As shown in FIG. 3, each bridge conductive line 112 b includes a plurality of annular conductive patterns RP and a plurality of connecting conductive patterns CP connected between the annular conductive patterns RP. The annular conductive patterns RP are rectangular annular conductive patterns. Each of the connecting conductive patterns CP is connected to corner portions C of two adjacent rectangular annular conductive patterns RP.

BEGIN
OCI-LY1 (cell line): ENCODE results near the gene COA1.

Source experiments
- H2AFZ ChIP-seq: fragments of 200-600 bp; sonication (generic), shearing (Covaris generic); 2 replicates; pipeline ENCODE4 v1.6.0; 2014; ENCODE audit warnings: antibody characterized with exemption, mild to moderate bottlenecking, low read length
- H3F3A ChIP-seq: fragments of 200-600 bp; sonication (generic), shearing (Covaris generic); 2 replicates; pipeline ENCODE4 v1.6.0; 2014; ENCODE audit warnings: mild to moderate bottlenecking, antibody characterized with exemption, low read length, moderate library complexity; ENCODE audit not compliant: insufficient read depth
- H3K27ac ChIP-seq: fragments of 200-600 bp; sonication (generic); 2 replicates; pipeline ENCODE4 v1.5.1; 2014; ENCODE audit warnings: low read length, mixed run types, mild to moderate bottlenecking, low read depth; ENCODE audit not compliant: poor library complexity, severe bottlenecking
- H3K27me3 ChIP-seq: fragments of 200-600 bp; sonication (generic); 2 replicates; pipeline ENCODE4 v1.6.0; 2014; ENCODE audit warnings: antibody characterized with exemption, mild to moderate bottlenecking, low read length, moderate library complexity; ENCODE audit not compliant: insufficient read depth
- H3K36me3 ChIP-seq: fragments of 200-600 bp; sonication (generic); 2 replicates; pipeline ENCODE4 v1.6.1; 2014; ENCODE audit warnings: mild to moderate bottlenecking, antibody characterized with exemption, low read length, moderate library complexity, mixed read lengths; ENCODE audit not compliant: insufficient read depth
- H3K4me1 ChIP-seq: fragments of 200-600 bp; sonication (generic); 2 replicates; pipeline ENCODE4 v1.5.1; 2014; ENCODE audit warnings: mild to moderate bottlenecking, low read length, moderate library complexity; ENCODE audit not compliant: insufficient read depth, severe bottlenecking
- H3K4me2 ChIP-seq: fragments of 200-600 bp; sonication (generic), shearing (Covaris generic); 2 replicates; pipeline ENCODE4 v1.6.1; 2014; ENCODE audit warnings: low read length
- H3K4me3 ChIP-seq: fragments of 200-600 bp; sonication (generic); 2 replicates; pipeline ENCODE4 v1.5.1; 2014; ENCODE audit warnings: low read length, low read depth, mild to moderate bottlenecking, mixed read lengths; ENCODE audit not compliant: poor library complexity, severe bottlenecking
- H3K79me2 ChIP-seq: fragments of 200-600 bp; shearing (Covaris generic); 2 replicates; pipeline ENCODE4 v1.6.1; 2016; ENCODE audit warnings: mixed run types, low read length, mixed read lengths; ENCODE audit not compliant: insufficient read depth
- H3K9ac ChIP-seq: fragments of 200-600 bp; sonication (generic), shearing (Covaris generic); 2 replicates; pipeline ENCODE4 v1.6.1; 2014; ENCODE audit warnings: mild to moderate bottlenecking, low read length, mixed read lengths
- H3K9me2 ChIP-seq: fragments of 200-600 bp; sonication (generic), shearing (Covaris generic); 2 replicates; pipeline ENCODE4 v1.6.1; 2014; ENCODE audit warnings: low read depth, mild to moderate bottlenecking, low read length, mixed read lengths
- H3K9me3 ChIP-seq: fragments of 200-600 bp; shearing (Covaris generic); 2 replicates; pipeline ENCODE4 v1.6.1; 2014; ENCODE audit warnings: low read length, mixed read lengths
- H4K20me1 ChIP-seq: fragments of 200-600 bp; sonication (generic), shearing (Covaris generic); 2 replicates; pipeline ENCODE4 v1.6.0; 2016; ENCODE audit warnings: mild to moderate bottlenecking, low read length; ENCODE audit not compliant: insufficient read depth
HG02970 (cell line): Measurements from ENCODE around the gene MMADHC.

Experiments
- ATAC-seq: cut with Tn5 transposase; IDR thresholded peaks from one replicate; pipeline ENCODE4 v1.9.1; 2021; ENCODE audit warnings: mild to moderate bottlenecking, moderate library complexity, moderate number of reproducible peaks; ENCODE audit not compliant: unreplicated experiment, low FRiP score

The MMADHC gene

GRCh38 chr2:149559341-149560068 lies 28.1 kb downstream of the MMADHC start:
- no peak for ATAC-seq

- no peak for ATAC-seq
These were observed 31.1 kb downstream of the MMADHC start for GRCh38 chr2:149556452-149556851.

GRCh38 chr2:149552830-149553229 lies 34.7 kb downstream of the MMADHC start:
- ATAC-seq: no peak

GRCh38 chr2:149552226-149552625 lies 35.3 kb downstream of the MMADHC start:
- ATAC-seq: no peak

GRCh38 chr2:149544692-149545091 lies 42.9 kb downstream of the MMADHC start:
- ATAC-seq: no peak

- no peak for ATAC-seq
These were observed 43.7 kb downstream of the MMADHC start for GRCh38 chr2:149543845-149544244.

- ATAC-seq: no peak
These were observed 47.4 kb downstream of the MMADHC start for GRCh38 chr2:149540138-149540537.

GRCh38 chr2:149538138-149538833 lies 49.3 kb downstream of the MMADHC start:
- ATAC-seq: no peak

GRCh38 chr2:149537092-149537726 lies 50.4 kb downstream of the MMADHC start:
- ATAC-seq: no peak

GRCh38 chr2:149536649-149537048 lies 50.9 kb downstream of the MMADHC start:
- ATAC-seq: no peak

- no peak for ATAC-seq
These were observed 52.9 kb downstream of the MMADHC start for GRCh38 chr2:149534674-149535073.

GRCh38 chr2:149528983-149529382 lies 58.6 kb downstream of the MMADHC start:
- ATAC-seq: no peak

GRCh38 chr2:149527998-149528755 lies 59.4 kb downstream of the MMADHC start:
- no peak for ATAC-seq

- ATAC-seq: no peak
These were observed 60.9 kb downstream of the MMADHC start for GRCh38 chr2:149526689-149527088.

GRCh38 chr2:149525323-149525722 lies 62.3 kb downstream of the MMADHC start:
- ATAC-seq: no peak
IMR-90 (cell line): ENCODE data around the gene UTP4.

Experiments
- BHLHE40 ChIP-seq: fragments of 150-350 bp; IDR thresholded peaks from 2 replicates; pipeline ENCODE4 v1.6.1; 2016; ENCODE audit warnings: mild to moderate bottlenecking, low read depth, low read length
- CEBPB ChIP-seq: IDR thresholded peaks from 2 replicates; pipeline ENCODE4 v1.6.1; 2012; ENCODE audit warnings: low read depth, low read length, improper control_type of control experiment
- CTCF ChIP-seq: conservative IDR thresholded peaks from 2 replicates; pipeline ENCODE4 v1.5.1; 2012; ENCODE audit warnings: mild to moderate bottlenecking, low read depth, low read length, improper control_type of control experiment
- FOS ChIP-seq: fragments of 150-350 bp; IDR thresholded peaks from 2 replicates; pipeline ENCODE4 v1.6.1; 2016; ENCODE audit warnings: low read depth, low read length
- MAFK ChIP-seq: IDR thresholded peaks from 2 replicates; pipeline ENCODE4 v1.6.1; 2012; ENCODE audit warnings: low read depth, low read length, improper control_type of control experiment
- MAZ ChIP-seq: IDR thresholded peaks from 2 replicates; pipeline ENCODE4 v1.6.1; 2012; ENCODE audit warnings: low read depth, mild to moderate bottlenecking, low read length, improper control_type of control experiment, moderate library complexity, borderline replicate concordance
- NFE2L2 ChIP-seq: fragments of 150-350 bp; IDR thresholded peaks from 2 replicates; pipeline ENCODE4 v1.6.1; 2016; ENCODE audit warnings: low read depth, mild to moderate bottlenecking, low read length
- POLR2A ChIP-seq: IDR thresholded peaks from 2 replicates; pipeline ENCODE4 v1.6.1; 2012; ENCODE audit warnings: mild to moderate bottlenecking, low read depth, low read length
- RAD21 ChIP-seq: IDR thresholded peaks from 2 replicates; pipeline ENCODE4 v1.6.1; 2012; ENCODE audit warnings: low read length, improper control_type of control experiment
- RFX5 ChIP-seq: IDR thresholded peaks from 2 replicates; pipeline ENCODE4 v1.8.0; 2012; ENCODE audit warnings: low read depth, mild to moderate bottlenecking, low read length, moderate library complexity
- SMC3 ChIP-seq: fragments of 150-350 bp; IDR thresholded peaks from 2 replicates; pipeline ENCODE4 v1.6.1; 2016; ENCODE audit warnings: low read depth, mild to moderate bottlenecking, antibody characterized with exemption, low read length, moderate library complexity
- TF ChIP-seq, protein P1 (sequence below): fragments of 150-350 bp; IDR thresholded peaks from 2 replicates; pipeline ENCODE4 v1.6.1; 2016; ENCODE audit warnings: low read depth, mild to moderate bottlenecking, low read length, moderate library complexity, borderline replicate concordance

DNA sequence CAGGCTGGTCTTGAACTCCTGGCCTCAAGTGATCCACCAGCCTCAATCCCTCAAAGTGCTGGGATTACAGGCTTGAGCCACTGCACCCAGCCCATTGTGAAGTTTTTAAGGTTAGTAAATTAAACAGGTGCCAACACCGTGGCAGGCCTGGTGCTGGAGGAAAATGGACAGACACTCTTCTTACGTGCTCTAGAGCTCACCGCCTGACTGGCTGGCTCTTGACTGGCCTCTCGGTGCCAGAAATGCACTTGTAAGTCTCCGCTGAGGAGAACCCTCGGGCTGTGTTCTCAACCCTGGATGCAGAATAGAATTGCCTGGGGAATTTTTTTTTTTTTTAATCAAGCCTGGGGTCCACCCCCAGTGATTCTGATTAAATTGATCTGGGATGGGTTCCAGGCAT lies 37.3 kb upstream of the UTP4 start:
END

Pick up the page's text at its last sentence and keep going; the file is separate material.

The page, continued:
FIG. 5 is a schematic diagram illustrating a top view of the light-emitting device after repair. FIGS. 6A-6B are cross-sectional schematic diagrams illustrating a A-A′ cross-section of FIG. 5 during a repair process. Referring to FIGS. 5, 6A, and 6B, when one of the first electrode patterns 112 a′ of the light-emitting units 110 and the second common electrode layer 116 (depicted by a black dot in FIG. 5) are shorted, the present embodiment of the invention cuts a portion of the bridge conductive line 112 b so that other first electrode patterns 112 a are electrically insulated from the first electrode pattern 112 a′ shorted with the second common electrode layer 116. More specifically, the present embodiment of the invention can use a laser cutting process to cut the connecting conductive patterns CP surrounding the first electrode pattern 112 a′. In order to provide electrical insulation between the first electrode pattern 112 a′ and the other first electrode patterns 112 a in this area, 8 connecting conductive patterns CP need to be cut. After the above-described repair process, the light-emitting layers 114 above the other first electrode patterns 112 a can be driven to emit light. Hence, the light-emitting units 110 in the present embodiment of the invention are protected against lighting failure.